Because Hughes had no children, and his aide testified that Hughes had mentioned a will, a search was conducted by Hughes' Summa Corp, which managed all of his businesses.3 Needless to say, Summa found a lot of potential benefactors who claimed to hold wills written by the eccentric billionaire. 4 It took come twenty years to sort those out and 34 years to finalize the estate he left behind.5
One such will was dubbed "The Mormon Will," which was delivered days after Hughes' death. Encyclopedia.com reports it as:
A tattered yellow envelope, bearing a partly illegible Las Vegas postmark, was addressed to Spencer W. Kimball, president of the Mormon Church. Inside the first envelope was a smaller one that bore instructions written in a large scrawl. Kimball was directed to deliver the enclosed will to legal authorities in Clark County, Nevada. It was signed Howard R. Hughes.6Although forensic science didn't have the technology we do today to examine the will, the will was deemed a forgery. The World of Forensic Science article explains why:
The will immediately became suspect because of the numerous spelling errors that filled its pages as well as suspect references. Hughes paid painstaking attention to detail throughout his life and never made vague statements. Dummar was suspected of forging the Mormon will, because no one could understand why Hughes would leave him one hundred and fifty million dollars or why the reclusive and germ-phobic billionaire would hitchhike. Dummar later admitted that his story was false. Lastly, lawyers who worked for Hughes found it inconceivable that he would have relied on a handwritten last testament. He had a deep fear that his handwriting could be forged and even tried to keep his signature secret.7
The Problem of Too Many GospelsI bring up Hughes' will because it is remarkably unremarkable for human beings to create forgeries of items they feel will give them value, power, or prestige. Yet, when the topic of the New Testament comes up, there are those who feel that the Bible's restriction of official Gospel accounts to four is somehow a bad thing. They seem to take the position of Dan Brown's The Da Vinci Code, where he puts the objection in the mouth of historian professor Teabing, who says "More than 80 gospels were considered for the New Testament."8 Such a claim is not simply wrong, but incredibly wrong. There were never any gospels other than Matthew, Mark, Luke, and John ever considered for inclusion in the Bible. Ever. New Testament Scholar Craig Blomberg points to the book The Canon Debate, which holds every known list of proposed books for inclusion in the New Testament as evidence that such ideas are made up out of whole cloth.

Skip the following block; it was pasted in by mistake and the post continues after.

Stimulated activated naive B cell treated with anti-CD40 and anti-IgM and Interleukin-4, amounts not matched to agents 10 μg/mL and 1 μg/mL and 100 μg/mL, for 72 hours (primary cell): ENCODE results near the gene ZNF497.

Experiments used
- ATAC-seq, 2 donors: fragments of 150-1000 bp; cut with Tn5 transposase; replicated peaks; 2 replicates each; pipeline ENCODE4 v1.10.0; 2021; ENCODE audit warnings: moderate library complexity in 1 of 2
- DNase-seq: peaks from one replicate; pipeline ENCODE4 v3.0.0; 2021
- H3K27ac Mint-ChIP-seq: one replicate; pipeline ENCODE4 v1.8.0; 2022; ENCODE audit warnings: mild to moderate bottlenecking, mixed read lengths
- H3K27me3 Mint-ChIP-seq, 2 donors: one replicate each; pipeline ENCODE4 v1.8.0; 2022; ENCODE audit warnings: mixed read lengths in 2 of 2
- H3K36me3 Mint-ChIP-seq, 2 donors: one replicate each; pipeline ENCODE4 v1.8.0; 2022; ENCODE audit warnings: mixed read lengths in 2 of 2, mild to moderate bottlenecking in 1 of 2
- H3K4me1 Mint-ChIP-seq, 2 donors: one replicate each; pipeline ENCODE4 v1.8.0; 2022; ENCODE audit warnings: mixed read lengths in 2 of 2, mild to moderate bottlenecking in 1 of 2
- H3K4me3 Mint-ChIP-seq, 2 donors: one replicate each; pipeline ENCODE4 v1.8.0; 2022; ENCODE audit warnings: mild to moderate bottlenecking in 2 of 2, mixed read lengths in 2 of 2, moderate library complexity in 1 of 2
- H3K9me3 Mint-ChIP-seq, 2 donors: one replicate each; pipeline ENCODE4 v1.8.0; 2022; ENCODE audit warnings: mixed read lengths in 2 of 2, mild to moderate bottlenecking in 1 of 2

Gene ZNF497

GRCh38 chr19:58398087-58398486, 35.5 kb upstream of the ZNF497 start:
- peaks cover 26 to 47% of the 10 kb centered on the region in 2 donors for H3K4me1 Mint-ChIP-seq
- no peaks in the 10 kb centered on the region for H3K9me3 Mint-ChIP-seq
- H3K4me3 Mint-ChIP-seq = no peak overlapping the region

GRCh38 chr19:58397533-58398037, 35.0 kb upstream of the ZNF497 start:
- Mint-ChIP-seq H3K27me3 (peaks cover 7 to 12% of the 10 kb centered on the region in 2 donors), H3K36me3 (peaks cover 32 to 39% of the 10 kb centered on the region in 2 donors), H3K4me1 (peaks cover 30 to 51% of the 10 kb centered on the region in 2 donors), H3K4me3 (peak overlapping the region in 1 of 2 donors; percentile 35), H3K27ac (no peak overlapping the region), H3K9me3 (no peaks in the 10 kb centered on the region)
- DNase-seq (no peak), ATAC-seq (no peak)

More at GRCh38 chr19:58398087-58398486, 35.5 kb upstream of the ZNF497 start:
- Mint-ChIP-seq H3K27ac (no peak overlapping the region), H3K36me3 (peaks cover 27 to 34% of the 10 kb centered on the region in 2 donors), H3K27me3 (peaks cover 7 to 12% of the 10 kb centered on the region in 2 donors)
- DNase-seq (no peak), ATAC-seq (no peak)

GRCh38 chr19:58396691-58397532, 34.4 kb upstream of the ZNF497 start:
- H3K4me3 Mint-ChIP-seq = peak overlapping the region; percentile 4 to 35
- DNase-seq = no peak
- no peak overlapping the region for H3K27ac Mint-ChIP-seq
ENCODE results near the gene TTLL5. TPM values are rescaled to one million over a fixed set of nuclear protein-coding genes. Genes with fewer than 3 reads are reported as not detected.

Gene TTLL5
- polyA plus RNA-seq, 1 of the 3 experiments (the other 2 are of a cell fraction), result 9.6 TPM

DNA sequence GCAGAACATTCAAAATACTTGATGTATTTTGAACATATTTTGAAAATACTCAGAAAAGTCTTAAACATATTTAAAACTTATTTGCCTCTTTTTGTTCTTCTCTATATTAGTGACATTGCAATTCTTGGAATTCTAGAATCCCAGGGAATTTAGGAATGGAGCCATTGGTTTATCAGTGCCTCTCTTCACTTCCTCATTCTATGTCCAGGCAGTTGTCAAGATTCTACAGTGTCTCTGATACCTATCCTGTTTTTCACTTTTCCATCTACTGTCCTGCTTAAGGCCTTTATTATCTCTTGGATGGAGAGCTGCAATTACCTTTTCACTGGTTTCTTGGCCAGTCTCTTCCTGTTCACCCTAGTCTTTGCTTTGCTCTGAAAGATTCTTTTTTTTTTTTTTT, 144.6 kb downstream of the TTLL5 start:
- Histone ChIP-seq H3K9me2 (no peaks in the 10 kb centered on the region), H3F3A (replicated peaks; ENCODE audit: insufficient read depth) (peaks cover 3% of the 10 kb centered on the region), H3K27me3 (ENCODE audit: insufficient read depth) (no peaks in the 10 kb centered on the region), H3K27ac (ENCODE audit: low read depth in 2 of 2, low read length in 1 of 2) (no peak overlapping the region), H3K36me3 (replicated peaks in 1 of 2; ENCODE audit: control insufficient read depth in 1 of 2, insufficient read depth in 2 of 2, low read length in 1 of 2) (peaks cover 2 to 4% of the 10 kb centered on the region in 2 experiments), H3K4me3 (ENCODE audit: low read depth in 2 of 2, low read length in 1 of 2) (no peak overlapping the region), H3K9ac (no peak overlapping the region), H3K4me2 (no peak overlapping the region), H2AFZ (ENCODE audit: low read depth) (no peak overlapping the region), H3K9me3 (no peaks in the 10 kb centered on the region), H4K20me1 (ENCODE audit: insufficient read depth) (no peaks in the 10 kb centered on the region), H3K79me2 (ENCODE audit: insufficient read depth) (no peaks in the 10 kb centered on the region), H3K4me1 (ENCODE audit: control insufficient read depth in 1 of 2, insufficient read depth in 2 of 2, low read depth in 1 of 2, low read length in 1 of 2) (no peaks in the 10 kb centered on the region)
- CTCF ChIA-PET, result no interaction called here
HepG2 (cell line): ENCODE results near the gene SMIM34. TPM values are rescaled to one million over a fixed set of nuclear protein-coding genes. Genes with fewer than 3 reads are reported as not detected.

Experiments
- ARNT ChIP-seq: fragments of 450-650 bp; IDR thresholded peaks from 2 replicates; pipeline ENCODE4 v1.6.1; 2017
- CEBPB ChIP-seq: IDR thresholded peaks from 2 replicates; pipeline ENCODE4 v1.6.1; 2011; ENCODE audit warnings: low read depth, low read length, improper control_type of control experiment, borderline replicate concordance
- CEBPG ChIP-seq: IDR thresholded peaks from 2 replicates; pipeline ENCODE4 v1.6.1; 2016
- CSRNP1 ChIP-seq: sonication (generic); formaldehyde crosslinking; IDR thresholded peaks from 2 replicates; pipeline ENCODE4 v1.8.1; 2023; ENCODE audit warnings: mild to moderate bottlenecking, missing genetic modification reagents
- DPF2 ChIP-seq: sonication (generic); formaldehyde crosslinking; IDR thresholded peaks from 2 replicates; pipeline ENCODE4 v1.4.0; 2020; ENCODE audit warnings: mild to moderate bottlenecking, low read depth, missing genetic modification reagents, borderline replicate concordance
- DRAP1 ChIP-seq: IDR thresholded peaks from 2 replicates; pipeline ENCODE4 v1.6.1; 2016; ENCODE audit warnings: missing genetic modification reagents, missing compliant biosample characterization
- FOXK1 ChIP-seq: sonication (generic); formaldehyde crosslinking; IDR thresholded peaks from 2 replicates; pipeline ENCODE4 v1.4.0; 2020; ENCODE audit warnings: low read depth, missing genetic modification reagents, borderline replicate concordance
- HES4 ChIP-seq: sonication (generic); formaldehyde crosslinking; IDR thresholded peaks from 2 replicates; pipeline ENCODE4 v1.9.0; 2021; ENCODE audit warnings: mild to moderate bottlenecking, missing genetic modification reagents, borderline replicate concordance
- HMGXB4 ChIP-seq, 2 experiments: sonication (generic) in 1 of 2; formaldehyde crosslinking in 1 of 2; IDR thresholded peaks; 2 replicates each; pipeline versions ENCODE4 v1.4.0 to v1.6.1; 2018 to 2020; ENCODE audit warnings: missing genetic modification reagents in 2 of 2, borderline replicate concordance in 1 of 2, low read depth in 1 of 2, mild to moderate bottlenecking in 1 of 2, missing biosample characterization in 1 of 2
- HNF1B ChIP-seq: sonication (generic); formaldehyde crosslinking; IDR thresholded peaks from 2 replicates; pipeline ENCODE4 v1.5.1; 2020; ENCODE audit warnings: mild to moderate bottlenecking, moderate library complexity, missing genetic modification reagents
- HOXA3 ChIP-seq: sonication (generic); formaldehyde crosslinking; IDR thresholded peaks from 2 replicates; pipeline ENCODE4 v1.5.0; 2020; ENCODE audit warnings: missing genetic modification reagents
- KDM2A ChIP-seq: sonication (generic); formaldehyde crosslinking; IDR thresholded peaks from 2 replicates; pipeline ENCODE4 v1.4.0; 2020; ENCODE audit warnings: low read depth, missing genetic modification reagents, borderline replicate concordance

However, one way I answer the objection that gospels were supposedly left out of the Bible is by responding, "Isn't that a relief!" It just seems to me that if the church fathers took the concept of the Word of God seriously, they simply wouldn't let in just any old written document claiming to be an account of Jesus' life, just hat the courts wouldn't let any old document claiming to be Howard Hughes' will stand as legitimate. And just as those examining the fake Hughes wills threw them out because of inconsistencies with the language used, questionable connections between Hughes and the benefactor, and actions that were out of character with Hughes, so too do these other Gnostic writings show inconsistencies in their theology, questionable associations with the eyewitnesses of Jesus' ministry (these were forgeries written much later), and presented a Jesus that was completely unlike the one we see in the older, more reliable Gospel accounts.
So, is there a problem when we look at the Gospel of Peter, the Gospel of Truth, or others? No. If the Gospels are the word of God, then we should expect to see forgeries pop up after a certain amount of time. It's human nature. And because the forgeries and fakes were screened out of the Bible, we should have more assurance that those passing on the Biblical accounts of Christ took their jobs at least as seriously as the judges passing on a billionaire's fortune.
2. Dittman, M. "Hughes's Germ Phobia Revealed in Psychological Autopsy." The American Psychological Association. The American Psychological Association, July-Aug. 2005. Web. 04 Nov. 2014. http://www.apa.org/monitor/julaug05/hughes.aspx.
3. "Howard Hughes' Will." World of Forensic Science. 2005. As reproduced in Encyclopedia.com. HighBeam Research, 01 Jan. 2005. Web. 04 Nov. 2014. http://www.encyclopedia.com/doc/1G2-3448300293.html.
4. "Howard Hughes Estate Settled... After 34 Years." Living Trust Law Firm. The Law Offices of Jeffery G. Marsocci, PLLC, 21 Oct. 2010. Web. 04 Nov. 2014. http://www.livingtrustlawfirm.com/howard-hughes-estate-settled%E2%80%A6-after-34-years/.
5. Hudson, Kris. "GGP, Howard Hughes Heirs Settle Las Vegas Payment." The Wall Street Journal. Dow Jones & Company, 20 Sept. 2010. Web. 04 Nov. 2014. http://online.wsj.com/news/articles/SB10001424052748704416904575502292011174892.
6. World of Forensic Science, 2005.
8. Brown, Dan. The Da Vinci Code: A Novel. New York: Doubleday, 2003. 231.Print